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Protecting Critical Infrastructure

June 2, 2006


The latest issue of C4ISR: The Journal of Net-Centric Warfare (June 2006) contains an article entitled “Mission Possible” by Peter Gross, the CEO/CTO at EYP Mission Critical Facilities Inc. that discusses the challenges faced in protecting critical infrastructure. Although the focus of the article is on C4ISR (of course), it makes a more general point about how the security environment has changed when it comes to critical infrastructure. Gross explains that “it was once enough to put up barbed wire and post a guard to protect the mission critical facility.” Clearly, that is insufficient in today’s security environment. Gross goes on to discuss how the DoD attempted to evolve as threats changed.


Since Gross was talking about C4ISR, he noted that the DoD’s first response was to establish military standards (MIL-STDs) for equipment it bought as well as TEMPEST standards to safeguard secure areas from prying ears and other standards to protect data and facilities. The problem, Gross noted, was that these were blanket standards that “did not allow supervisors … any latitude to account for local conditions.” He then rhetorically asks, “How can a single standard be made compliant in both Anchorage and Guam?” To account for local differences, the government unveiled “perfomance specifications (MIL-PRFs) to replace military standards.” As Gross notes, “It was finally understood that making everything look and sound the same was not enough if they performed at unacceptable levels.” Gross’ article points out the conundrum facing every organization — finding the balance between standardization and adaptation. Standards are crtical. We live in a plug-and-play world in which non-standard approaches inhibit rather than foster connectivity. But that is a topic for another day. I’d like to finish the discussion of critical infrastructure protection.


Gross is a proponent of “the industry model” that ranks infrastructure by its criticality to the overall system, with Tier I facilities requiring minimal protection and Tier IV facilities requiring maximum protection. The problem Gross points out is that connectivity has brought with it 24/7 vulnerability that makes every critical infrastructure data center a Tier IV facility. That can be translated to mean a large, non-productive commitment of resources for system protection. Of course, the costs of not providing protection can be even greater. Gross believes that costs can be kept to a minimum by looking at “whole system effectiveness.” In trying to judge this effectiveness, Gross recommends using a “triad of mathematical probabilities” that includes:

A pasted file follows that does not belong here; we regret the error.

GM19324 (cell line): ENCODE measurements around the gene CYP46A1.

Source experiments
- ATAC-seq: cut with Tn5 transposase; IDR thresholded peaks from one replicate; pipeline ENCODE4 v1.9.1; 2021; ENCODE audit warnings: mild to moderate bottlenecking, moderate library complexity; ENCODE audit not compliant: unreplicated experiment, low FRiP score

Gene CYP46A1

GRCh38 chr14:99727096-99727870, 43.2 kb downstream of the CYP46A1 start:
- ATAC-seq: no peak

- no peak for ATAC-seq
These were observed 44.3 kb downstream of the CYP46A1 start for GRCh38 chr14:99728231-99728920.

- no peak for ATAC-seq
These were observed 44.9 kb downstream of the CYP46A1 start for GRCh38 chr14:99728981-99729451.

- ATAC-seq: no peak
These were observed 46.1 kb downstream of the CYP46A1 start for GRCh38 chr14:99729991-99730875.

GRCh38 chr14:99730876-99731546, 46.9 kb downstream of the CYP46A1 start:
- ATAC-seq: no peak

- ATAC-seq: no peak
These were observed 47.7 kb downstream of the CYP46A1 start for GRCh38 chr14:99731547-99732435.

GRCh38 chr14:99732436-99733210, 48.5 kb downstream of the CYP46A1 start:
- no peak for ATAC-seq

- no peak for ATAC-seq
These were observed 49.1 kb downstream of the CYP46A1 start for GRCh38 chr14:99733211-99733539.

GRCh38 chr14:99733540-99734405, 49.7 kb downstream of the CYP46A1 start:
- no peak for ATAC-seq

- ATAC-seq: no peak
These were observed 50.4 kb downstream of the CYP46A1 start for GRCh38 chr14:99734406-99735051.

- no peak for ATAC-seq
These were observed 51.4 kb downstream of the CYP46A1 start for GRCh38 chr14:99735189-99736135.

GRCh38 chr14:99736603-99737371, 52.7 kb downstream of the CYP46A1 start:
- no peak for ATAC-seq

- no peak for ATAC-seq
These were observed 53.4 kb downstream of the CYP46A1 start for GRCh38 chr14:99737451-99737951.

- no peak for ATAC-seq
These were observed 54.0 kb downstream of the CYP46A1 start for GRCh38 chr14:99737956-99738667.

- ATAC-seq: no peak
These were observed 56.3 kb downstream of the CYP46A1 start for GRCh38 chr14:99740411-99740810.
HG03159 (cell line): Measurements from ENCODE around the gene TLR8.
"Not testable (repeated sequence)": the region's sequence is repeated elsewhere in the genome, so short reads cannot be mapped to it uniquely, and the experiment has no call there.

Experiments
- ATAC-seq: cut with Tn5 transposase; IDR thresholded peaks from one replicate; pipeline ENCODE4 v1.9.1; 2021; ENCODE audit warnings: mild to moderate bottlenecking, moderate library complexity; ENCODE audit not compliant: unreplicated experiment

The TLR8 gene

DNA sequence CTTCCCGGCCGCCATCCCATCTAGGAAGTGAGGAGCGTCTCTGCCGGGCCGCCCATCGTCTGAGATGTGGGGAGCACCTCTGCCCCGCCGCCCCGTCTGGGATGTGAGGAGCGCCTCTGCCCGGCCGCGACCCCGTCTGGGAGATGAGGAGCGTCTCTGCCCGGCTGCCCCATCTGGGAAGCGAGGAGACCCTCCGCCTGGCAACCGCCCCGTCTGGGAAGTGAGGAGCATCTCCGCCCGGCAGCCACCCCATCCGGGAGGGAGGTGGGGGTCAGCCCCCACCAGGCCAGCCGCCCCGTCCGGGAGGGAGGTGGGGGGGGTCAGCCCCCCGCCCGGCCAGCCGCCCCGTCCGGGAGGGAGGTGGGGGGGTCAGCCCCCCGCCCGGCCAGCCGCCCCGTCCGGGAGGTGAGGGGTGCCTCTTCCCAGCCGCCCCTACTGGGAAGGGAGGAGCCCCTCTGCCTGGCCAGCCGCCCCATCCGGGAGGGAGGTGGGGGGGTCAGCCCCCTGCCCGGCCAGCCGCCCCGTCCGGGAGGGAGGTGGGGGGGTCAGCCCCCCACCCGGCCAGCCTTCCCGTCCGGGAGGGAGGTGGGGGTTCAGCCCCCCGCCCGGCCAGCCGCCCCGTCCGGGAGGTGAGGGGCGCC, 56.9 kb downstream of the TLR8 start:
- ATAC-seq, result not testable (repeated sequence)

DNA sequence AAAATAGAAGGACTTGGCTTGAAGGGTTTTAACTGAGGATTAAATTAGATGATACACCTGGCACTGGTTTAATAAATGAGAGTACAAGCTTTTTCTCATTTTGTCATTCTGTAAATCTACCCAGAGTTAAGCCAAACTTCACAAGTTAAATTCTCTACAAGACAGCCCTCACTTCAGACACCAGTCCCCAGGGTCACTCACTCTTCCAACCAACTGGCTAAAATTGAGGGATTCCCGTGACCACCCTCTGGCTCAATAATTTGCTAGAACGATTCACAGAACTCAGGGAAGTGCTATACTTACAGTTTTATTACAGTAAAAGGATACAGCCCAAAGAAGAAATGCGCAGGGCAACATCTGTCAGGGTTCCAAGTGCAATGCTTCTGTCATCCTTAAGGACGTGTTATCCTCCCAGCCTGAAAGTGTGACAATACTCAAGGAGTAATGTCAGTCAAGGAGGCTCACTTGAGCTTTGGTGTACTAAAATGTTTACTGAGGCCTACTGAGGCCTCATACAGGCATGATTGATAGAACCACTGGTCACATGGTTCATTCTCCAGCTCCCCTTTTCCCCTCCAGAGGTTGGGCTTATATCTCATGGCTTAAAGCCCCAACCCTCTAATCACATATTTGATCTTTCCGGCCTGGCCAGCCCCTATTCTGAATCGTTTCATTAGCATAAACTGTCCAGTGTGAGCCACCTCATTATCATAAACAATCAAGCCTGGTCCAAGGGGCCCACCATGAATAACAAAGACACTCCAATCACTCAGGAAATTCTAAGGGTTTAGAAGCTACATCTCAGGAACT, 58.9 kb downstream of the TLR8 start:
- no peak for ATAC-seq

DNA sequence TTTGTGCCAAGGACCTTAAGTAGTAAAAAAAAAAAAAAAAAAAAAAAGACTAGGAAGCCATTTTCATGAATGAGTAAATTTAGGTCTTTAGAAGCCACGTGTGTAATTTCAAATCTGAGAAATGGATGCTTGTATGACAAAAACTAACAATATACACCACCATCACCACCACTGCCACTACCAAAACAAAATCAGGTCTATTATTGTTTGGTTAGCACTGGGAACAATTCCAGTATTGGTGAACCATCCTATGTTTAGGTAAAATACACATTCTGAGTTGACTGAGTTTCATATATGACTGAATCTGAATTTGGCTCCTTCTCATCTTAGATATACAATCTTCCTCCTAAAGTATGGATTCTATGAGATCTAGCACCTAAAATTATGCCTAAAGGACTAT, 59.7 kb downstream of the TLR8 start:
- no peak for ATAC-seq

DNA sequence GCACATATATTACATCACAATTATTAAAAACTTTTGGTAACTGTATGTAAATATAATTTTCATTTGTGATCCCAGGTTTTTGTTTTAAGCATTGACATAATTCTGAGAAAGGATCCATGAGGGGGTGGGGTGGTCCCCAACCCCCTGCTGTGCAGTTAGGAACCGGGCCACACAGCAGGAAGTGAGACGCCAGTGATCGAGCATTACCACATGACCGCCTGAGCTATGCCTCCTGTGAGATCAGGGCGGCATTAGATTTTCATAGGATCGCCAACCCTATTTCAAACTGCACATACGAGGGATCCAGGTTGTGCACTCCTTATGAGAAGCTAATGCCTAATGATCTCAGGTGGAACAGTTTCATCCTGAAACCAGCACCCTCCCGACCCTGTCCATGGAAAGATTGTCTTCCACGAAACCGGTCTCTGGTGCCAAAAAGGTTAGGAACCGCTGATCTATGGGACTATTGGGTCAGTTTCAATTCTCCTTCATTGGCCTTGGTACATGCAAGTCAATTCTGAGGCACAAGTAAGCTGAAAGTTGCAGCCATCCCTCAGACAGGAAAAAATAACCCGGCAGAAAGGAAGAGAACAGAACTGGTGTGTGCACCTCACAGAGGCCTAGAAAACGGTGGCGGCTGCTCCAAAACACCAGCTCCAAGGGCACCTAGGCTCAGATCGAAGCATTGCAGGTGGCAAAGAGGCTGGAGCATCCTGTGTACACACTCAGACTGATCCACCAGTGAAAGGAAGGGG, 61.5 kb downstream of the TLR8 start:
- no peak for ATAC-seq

• Operational Readiness
  • Reliability
  • Quality of Design


In the article, he makes it clear that besides looking at a particular facility’s or system’s vulnerability, decision makers must look beyond the facility and ask questions like:


    • Does building B have the same survivability requirements as building A?
    • Does building B have the same protections to vulnerabilities as building A?
    • Are there any circumstances where one building will be unavailable to the other during mission time?
    • What do the interconnections and communication links between building A and B depend on?
    • Who controls the infrastructure of any links noted in the line above?
    • Do the support equipment and facilities meet the zero line requirements of buildings A and B?


I endorse this approach, but recommend looking inward as well as outward by prioritizing individual processes that must be protected, then determining how best to protect them. By parsing security requirements into their smallest components, resources can be more effectively applied to those things that matter most — those things that are “critical” within critical infrastructure. While the upfront effort to identify and protect processes is significant, the long-term pay off is worth it.

Gross concludes his article by encouraging the DoD “to adopt the industry standards, practices and processes” that he discussed. “We may not be able to predict how the attack will come,” Gross writes, “but we can ensure that when it comes, we are sufficiently prepared with fault- and failure-tolerant … facilities.” It’s all a part of being resilient.

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